My partner Ken’s massage therapist is right across the street from one of L.A.‘s great butcher shops, McCall’s Meat and Fish Co. So he’ll often come home (freshly tenderized himself) with a paper-wrapped bundle of meaty intrigue. Sure they have great lamb chops and all the expected beastial staples, but we go there to find more unusual cuts. McCall’s is also one of those uniquely Los Angeles experiences that’s hard to explain to anyone who doesn’t live here. You see it’s something of a celebrity magnet, but people don’t go there to gawk at celebrities they go there to pretend they don’t recognize celebrities. “Such a pretty girl”, the man in front of you might say of the liver-loving Oscar winner in front of him. So it was that Ken came home with a big bag of pork cheeks (oink-oink) and celebrity gossip (wink-wink).
Soy and Vinegar Braised Pork Cheeks
Yep, they’re exactly what you think they are… the pork cheeks I mean.
Unctuous and tender, pork cheeks are less popular than they used to be but I don’t know why. Pork cheeks – cooked low and slow nestled amongst the umami notes of soy sauce and sharp hints of cider vinegar – are meltingly tender and completely delicious. They are also quite affordable (even at McCall’s). Read the recipe and make plenty of time for cooking. I wouldn’t attempt to hurry this one. If time is an issue, go for a pork chop like the “you know who” rock star I like to pretend I don’t see standing right in front of me. GREG
Serving suggestion: Serve with sweet potatoes and simple, but flavorful sauteed greens such as mustard or turnip. Other ideas include rice, mashed potatoes, and toast. You’ll want something to soak up the flavorful sauce.
- 4 tablespoon olive oil (divided)
- 1 large onion (peeled, halved, and thinly sliced)
- 1 ½ pound pork cheeks (at room temperature, trimmed, about 8 cheeks)
- salt and pepper (as needed for seasoning)
- 6 clove garlic (peeled and chopped)
- 1 tablespoon chile paste (such as sambal olek)
- 2 tablespoon brown sugar
- 1 teaspoon ground cumin
- 1 teaspoon sweet smoked paprika
- ½ teaspoon ground allspice
- ½ teaspoon ground cinnamon
- ½ cup soy sauce
- ½ cup rice vinegar
- 1–2 cup vegetable broth (depending on pot)
- 2–3 large freshly baked sweet potatoes (hot from the oven halved and fork fluffed, optional)
- parsley leaves (as garnish)
Adjust oven rack to middle position and preheat oven to 300°F.
Warm 2 tablespoons olive oil in a large, deep pot with a lid set over medium heat. Add the onion and cook until softened and just beginning to color, about 5 minutes. Use a slotted spoon to remove the onions to a plate and set aside. Add remaining 2 tablespoons olive oil to the pan and raise the heat to medium-high.
Rinse the pork cheeks and dry them well with a paper towel then season them generously with salt and pepper. Working in batches if necessary place them in the pot in a single layer and cook until browned on both sides, about 4 minutes per side. Remove with tongs and set aside.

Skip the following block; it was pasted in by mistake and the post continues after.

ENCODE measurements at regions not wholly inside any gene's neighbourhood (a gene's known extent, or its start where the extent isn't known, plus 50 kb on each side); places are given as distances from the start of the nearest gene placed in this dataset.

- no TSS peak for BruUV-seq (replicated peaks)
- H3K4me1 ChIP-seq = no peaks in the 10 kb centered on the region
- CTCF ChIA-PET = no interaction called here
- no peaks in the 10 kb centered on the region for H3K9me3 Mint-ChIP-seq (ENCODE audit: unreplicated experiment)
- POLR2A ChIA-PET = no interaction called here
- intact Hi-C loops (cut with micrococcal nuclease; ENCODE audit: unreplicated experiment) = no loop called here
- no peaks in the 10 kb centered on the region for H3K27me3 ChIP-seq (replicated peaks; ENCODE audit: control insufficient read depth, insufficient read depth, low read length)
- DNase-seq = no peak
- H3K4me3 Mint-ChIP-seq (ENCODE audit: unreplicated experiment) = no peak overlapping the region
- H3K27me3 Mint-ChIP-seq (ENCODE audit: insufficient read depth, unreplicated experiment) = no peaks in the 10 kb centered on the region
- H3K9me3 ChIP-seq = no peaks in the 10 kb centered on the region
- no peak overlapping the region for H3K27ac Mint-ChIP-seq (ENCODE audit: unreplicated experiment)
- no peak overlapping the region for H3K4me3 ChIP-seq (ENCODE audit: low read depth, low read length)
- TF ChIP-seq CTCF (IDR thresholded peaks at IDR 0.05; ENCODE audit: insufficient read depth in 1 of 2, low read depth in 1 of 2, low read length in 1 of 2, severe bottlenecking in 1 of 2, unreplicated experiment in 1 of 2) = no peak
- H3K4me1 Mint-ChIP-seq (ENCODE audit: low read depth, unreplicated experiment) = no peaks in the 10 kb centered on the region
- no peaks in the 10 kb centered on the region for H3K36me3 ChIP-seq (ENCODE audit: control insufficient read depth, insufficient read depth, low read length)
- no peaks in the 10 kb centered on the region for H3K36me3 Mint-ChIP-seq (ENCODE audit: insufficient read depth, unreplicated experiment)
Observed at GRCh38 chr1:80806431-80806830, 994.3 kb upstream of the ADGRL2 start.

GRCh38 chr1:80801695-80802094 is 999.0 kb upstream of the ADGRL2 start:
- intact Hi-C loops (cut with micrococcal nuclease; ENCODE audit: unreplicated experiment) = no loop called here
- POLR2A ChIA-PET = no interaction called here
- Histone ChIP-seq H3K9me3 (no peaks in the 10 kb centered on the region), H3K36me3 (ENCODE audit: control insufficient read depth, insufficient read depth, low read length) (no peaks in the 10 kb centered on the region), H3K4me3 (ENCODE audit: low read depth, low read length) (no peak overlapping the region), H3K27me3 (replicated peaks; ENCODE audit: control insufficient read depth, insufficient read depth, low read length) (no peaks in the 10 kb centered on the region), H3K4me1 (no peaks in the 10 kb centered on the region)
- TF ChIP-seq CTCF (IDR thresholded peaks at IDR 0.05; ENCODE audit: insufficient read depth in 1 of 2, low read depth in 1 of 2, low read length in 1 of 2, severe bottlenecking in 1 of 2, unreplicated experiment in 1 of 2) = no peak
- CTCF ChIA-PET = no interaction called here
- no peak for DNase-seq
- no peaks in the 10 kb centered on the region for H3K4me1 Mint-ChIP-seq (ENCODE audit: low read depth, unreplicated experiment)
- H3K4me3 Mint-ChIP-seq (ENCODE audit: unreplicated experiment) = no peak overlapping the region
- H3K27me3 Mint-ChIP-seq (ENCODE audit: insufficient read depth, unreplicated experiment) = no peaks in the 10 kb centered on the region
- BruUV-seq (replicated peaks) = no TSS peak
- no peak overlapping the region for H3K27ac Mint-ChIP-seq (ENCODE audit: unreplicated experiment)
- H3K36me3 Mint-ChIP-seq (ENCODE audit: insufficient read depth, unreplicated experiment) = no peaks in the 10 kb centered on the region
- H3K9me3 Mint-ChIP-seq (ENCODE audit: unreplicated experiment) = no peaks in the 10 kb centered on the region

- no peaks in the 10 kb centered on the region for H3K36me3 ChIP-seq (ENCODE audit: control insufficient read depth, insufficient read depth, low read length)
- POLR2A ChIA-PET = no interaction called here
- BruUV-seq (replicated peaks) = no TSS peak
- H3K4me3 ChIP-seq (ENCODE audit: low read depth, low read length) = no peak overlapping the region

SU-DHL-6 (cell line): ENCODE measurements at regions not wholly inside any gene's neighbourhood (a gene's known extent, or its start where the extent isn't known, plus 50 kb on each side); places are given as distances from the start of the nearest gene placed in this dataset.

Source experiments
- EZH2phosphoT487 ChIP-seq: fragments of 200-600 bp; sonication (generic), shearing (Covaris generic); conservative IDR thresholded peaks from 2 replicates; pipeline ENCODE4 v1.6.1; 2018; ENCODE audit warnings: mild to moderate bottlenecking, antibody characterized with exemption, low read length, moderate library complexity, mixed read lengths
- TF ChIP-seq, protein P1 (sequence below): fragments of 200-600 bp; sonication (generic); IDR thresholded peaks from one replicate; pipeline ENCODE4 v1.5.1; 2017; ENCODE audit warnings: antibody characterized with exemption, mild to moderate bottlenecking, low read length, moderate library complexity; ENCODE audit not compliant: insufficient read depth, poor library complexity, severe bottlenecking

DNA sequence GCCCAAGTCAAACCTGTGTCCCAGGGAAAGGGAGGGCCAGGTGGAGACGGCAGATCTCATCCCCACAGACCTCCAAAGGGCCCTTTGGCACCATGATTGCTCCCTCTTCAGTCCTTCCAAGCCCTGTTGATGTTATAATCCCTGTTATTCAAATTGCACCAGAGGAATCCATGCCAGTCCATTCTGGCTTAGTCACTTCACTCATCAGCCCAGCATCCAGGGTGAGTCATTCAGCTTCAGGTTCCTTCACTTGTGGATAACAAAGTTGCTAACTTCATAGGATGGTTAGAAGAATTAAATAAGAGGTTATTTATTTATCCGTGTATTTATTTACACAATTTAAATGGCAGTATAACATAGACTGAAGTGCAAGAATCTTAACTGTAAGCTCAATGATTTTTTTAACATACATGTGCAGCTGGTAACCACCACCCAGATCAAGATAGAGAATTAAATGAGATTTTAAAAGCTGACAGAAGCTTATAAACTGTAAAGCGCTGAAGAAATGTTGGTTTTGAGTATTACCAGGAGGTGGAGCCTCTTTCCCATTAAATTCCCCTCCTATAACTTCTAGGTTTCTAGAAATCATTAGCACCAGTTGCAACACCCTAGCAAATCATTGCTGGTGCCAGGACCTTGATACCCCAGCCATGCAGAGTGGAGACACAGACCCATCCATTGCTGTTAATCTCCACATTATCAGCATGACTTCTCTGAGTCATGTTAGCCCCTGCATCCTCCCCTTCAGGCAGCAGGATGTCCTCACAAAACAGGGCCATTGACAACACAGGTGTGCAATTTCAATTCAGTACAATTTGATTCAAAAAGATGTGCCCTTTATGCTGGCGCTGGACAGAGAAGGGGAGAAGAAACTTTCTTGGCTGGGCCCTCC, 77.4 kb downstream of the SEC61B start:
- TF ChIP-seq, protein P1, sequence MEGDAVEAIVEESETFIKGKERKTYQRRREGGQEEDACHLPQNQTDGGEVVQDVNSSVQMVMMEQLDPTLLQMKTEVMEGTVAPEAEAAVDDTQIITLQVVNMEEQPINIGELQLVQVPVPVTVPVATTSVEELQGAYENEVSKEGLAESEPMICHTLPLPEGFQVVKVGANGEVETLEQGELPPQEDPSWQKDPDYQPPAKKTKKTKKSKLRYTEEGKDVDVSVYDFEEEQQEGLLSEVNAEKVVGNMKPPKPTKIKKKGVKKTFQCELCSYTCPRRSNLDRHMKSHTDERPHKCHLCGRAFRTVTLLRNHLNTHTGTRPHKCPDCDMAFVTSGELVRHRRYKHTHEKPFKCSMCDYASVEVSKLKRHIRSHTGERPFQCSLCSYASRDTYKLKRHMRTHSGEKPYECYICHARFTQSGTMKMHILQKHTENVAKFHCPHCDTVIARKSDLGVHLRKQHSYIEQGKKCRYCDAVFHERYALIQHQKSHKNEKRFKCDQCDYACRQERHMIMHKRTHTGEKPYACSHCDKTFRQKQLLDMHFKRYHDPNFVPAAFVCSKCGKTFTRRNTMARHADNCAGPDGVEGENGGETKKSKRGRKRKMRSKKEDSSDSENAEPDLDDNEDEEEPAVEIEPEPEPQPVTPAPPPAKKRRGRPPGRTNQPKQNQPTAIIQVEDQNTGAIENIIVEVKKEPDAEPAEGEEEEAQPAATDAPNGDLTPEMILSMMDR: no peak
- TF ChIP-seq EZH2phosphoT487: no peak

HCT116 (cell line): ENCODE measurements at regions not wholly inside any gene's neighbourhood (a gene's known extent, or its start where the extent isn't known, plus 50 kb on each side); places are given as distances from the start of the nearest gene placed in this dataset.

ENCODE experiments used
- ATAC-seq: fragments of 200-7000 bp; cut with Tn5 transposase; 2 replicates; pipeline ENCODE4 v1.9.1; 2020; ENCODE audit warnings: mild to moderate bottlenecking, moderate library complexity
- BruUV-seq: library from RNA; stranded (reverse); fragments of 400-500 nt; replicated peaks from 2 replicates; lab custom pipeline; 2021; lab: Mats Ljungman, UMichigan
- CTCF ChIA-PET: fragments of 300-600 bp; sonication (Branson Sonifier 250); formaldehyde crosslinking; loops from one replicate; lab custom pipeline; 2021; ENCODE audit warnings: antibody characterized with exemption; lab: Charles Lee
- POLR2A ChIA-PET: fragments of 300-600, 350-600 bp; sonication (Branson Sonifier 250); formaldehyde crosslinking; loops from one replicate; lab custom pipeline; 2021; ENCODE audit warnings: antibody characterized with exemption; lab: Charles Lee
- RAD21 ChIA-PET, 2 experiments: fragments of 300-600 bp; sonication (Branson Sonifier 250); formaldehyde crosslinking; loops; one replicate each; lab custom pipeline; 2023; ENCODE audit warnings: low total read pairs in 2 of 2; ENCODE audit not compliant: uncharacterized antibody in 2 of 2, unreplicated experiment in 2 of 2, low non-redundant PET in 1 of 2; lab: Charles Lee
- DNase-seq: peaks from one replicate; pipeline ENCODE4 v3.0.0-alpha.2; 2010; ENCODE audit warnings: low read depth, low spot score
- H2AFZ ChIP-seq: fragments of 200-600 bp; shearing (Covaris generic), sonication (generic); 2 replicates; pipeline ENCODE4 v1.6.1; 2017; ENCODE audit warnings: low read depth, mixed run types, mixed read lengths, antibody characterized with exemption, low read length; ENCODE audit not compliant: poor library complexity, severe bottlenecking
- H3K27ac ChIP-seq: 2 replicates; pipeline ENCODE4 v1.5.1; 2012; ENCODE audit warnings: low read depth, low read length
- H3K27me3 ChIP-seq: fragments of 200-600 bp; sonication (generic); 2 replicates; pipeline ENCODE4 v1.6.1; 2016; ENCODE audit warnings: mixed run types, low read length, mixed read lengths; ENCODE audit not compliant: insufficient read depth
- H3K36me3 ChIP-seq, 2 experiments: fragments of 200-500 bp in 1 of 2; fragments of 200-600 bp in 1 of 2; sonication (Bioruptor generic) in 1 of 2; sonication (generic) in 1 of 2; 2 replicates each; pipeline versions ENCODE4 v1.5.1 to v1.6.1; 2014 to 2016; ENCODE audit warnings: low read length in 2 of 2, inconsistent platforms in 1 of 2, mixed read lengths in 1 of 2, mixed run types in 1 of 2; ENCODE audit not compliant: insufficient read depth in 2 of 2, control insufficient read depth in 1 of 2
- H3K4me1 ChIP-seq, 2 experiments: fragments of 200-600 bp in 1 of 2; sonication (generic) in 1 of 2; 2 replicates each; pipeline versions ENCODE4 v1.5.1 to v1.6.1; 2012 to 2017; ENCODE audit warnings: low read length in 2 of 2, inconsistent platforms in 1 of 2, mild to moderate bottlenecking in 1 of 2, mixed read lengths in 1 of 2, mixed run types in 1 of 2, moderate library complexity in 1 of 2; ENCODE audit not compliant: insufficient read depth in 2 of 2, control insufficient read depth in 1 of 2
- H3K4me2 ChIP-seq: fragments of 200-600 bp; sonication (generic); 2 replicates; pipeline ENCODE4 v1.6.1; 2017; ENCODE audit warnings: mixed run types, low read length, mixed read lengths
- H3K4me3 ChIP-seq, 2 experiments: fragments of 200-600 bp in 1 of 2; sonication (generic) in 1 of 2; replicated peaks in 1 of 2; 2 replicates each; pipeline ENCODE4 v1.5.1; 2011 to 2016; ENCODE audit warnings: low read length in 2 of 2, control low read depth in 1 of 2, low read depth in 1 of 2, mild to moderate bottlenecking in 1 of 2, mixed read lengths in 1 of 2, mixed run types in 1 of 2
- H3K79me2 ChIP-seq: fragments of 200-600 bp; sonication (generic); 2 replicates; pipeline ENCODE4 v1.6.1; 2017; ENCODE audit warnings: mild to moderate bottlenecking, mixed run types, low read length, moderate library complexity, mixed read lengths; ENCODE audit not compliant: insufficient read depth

Once all the pork cheeks are browned add garlic, chile paste, brown sugar, cumin, paprika, allspice, and cinnamon to the hot fat left in the pot; stir until fragrant. Pour in soy sauce and vinegar using a wooden spoon to scrape the bottom of the pot. Return the pork cheeks and onions to the pot and add the vegetable broth. It should cover the pork cheeks by about two-thirds, if not add a splash or two more vegetable broth or water. Cover the pot with a tight-fitting lid. Transfer to the heated oven and cook until very tender, about 2 ½ hours.
Remove the pot from the oven, uncover and use a slotted spoon to gently move the pork cheeks to a plate. Reduce the cooking liquid in the pot over medium heat until slightly thickened and velvety, about 8 to10 minutes. Taste for seasoning and adjust as needed. Return the pork cheeks to the pot and de-fat the mixture, either by skimming off the liquid fat or refrigerating the meat in the pot and letting the fat solidify on the top.
To serve gently reheat the pork cheeks in the reduced sauce over medium heat. Serve warm, spooned over baked sweet potatoes halves (optional). Garnish with parsley leaves.
I love your blog especially around the holidays and was sad to feel that the cultural context of this dish was just kind of swept under the rug.
I see pork cheeks on the menu at some restaurants, but rarely at most butcher stores. Although there’s one store that always has them — the butcher still buys whole hogs and butchers them, so of course he’ll have the cheeks, too. Beef cheeks, though, I see fairly often. These sound better, though — neat recipe. Thanks.
You Californians! My cousin grew up in LA and must have known all the stars from the sound of it. We constantly teased her but in secret we loved to listen. Do tell! Bet these pork cheeks would have them asking for the recipe!
I want to eat this. Not sure if I’ll be able to source pork cheeks but I’ll give it a go. If I do it might be a good chance to try to make guanciale, too.